We're working to develop an Eco-index to measure biodiversity investment to be able to report progress on reversing the decline of Aotearoa’s biological heritage.
At A Glance:
People and organisations all over the country are busy monitoring our biological heritage. But more often than not, they’re each using different measures and the information collected doesn’t advise land managers on how to reverse the decline of native biodiversity.
The BioHeritage Eco-index team aims to help co-design these measures with major sectors, to enable land managers to know if they’re making positive change for biodiversity. Each Eco-index will be adapted until we see enduring impacts and whakamanatanga (empowerment). The sets of measures from different sectors will have some elements in common with each other, and those can provide a national-level aggregated picture of Aotearoa New Zealand’s bioheritage status over time. The Eco-indices will require restoring the mauri of key ecosystems to result in a cleaner environment and increased abundance of taonga species, on which many Māori traditions depend (e.g., mahinga kai).
The team are guided by a 100-year restoration vision. They aim to provide land managers with the information necessary to plan actions and incremental investments needed to generate large, intergenerational and cumulative impacts. Importantly, this approach aims to complement, and not duplicate, existing environmental and biodiversity reporting mechanisms.
“We cannot make economically efficient or socially fair environmental rules if we cannot measure authoritatively what is happening to the physical resource base on which our wellbeing ultimately depends”.New Zealand’s Parliamentary Commissioner for the Environment, November 2019.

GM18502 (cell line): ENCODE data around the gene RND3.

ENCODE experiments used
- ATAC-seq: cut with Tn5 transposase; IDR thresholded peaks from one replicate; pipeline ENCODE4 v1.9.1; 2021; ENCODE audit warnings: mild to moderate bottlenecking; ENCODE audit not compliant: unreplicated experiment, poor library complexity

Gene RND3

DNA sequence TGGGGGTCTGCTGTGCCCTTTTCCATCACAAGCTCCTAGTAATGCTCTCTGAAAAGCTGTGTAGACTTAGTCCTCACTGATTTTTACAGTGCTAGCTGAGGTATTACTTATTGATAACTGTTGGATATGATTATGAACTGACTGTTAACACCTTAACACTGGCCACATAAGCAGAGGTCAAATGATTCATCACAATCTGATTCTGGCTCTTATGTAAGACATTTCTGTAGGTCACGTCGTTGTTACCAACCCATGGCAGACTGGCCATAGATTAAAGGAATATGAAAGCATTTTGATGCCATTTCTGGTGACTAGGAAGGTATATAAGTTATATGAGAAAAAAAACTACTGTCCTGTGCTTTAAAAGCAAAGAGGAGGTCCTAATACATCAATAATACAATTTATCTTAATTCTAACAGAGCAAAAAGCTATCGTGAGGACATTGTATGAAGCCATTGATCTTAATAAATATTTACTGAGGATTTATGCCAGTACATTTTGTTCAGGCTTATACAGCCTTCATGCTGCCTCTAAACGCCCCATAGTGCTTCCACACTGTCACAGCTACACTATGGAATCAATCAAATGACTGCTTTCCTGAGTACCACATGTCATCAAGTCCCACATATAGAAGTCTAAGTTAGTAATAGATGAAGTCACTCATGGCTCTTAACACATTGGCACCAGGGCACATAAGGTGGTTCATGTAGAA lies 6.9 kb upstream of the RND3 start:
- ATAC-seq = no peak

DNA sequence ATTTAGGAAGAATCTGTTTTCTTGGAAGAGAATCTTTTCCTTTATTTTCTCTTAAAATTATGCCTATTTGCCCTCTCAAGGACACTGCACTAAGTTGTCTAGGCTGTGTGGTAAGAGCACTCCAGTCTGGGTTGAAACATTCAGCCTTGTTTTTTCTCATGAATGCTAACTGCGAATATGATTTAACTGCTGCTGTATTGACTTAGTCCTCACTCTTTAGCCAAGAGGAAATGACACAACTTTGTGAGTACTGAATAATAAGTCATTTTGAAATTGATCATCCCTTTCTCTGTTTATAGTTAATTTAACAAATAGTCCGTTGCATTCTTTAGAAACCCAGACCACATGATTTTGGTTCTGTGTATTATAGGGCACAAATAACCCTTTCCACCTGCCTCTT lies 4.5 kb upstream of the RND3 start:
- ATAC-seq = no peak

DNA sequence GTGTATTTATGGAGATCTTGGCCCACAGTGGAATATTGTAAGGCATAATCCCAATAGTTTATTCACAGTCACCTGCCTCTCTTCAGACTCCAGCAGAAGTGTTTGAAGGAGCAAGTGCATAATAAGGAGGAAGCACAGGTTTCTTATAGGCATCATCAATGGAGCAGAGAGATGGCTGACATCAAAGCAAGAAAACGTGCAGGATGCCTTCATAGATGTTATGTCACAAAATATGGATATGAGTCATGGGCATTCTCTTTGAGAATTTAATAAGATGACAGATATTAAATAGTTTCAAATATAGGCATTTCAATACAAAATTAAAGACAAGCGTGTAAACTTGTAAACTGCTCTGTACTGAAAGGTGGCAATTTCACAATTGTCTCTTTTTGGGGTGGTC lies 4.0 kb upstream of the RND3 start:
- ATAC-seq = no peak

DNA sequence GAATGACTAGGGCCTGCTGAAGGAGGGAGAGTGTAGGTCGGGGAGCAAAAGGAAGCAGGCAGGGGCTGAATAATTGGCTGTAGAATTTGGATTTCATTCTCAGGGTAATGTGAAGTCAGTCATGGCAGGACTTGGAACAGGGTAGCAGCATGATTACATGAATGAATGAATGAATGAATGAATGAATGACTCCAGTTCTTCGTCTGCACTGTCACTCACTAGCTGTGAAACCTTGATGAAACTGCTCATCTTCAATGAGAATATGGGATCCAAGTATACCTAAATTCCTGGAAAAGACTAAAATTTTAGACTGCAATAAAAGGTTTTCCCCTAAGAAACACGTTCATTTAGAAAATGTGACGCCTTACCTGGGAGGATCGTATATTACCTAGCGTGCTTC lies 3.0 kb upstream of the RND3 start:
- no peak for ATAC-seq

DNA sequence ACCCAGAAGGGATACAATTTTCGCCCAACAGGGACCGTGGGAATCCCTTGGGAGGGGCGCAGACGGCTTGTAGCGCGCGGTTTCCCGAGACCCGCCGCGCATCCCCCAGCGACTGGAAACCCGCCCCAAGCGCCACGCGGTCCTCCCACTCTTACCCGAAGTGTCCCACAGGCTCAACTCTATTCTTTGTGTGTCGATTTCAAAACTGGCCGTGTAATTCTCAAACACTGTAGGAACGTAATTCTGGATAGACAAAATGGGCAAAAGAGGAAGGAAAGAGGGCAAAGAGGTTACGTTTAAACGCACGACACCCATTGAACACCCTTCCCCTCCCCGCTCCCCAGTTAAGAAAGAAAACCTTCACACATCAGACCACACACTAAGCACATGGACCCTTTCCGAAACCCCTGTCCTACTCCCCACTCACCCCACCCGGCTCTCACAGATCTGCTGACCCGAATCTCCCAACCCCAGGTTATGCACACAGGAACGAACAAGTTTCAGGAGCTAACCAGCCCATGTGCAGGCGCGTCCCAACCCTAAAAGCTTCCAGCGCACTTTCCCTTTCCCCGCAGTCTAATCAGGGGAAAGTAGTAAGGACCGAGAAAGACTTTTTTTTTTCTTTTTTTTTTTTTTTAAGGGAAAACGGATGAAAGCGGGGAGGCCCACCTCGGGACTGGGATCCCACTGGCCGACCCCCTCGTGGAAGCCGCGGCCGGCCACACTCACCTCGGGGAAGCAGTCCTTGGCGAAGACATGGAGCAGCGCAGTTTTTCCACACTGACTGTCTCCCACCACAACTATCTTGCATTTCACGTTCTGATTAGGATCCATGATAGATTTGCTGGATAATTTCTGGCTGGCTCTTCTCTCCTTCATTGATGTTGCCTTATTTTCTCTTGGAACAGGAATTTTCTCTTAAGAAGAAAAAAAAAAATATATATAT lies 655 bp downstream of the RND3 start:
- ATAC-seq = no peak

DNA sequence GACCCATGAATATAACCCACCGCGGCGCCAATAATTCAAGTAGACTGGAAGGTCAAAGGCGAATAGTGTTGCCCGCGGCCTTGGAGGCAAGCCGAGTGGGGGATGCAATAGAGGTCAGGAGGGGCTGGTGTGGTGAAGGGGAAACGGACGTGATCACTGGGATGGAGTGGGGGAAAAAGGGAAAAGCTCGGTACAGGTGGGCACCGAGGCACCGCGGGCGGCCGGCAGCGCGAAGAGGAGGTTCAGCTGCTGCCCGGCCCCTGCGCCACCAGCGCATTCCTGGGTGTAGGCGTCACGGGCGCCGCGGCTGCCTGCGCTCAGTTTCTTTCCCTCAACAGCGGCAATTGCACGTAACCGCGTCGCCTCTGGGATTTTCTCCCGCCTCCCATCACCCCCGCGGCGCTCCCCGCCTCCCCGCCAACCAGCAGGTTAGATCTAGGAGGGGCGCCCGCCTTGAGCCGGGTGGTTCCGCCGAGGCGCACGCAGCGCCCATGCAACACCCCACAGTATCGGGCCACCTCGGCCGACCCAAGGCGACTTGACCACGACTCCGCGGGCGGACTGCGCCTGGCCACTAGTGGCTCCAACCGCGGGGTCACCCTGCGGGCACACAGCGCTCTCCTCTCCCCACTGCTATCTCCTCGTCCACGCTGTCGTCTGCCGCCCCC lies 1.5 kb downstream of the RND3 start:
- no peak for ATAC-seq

Ngāti Pikiao, Tainui
J D Reid LTD
University of Waikato
This investment is still in the very early stages, but intends to focus on:
- Development of novel measures of human (hauora) and environmental health.
- Identification of the types of on-ground actions organisations can take that have the greatest positive impact on native biodiversity.
- Development of impact investment criteria based on the Eco-index.
- Establish a 100-year bioheritage vision.
- Build on Tranche 1 BioHeritage projects to capitalise on existing relationships and knowledge.
- Undertake a detailed review of current biodiversity reporting systems across the private and public sectors, the indicators they use, the data they gather, and the data infrastructure they use.
- Determine the best pathways and sectors for implementing the Eco-index that generates the highest impact.
- Finalise a research and development team who will co-develop the national BioHeritage Eco-index in partnership with public and private sector organizations.
- Based on the review, and public-private sector engagement, a prototype bicultural national indicator set will be developed to measure progress against the 100-year national vision.
- Develop an Eco-index. Eco-indices will be co-developed across land management sectors that report against the national BioHeritage Eco-index as they work towards the vision.
- University of Waikato
- People, Cities & Nature research group
- University of Canterbury
- Companies within the farm and forestry industries
- Iwi and hapū
- Environmental, social and governance accounting organisations
- Environmental NGOs
- Urban residents and communities
Updated September 2020